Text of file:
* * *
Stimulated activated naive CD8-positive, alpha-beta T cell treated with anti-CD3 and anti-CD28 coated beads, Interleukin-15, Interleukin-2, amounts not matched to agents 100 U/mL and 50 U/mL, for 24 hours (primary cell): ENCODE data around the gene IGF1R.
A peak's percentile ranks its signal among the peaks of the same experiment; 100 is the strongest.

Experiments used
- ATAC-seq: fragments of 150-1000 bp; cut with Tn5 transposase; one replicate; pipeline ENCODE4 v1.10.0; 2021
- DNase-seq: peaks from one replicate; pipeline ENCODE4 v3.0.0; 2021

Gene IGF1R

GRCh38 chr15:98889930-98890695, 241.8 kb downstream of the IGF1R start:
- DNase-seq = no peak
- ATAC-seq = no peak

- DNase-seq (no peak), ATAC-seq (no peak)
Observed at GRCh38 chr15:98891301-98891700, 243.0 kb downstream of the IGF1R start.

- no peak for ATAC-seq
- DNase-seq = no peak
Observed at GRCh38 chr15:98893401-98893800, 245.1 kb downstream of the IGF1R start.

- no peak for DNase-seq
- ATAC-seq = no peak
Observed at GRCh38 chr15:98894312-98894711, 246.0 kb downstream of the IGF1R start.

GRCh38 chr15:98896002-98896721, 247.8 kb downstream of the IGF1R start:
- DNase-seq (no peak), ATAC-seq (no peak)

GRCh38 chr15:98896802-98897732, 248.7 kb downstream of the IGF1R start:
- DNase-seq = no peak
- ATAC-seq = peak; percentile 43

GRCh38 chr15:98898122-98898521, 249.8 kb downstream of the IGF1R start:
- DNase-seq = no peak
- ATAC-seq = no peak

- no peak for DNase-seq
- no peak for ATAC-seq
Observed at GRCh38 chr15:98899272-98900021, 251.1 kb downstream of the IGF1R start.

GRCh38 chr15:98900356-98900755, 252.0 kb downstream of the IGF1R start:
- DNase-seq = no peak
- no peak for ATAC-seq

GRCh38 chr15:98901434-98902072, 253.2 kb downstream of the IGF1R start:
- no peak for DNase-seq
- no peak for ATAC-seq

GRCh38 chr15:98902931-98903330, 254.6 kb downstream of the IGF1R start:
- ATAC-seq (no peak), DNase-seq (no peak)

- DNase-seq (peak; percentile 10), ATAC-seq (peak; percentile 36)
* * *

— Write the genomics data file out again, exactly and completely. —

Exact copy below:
Stimulated activated naive CD8-positive, alpha-beta T cell treated with anti-CD3 and anti-CD28 coated beads, Interleukin-15, Interleukin-2, amounts not matched to agents 100 U/mL and 50 U/mL, for 24 hours (primary cell): ENCODE data around the gene IGF1R.
A peak's percentile ranks its signal among the peaks of the same experiment; 100 is the strongest.

Experiments used
- ATAC-seq: fragments of 150-1000 bp; cut with Tn5 transposase; one replicate; pipeline ENCODE4 v1.10.0; 2021
- DNase-seq: peaks from one replicate; pipeline ENCODE4 v3.0.0; 2021

Gene IGF1R

GRCh38 chr15:98889930-98890695, 241.8 kb downstream of the IGF1R start:
- DNase-seq = no peak
- ATAC-seq = no peak

- DNase-seq (no peak), ATAC-seq (no peak)
Observed at GRCh38 chr15:98891301-98891700, 243.0 kb downstream of the IGF1R start.

- no peak for ATAC-seq
- DNase-seq = no peak
Observed at GRCh38 chr15:98893401-98893800, 245.1 kb downstream of the IGF1R start.

- no peak for DNase-seq
- ATAC-seq = no peak
Observed at GRCh38 chr15:98894312-98894711, 246.0 kb downstream of the IGF1R start.

GRCh38 chr15:98896002-98896721, 247.8 kb downstream of the IGF1R start:
- DNase-seq (no peak), ATAC-seq (no peak)

GRCh38 chr15:98896802-98897732, 248.7 kb downstream of the IGF1R start:
- DNase-seq = no peak
- ATAC-seq = peak; percentile 43

GRCh38 chr15:98898122-98898521, 249.8 kb downstream of the IGF1R start:
- DNase-seq = no peak
- ATAC-seq = no peak

- no peak for DNase-seq
- no peak for ATAC-seq
Observed at GRCh38 chr15:98899272-98900021, 251.1 kb downstream of the IGF1R start.

GRCh38 chr15:98900356-98900755, 252.0 kb downstream of the IGF1R start:
- DNase-seq = no peak
- no peak for ATAC-seq

GRCh38 chr15:98901434-98902072, 253.2 kb downstream of the IGF1R start:
- no peak for DNase-seq
- no peak for ATAC-seq

GRCh38 chr15:98902931-98903330, 254.6 kb downstream of the IGF1R start:
- ATAC-seq (no peak), DNase-seq (no peak)

- DNase-seq (peak; percentile 10), ATAC-seq (peak; percentile 36)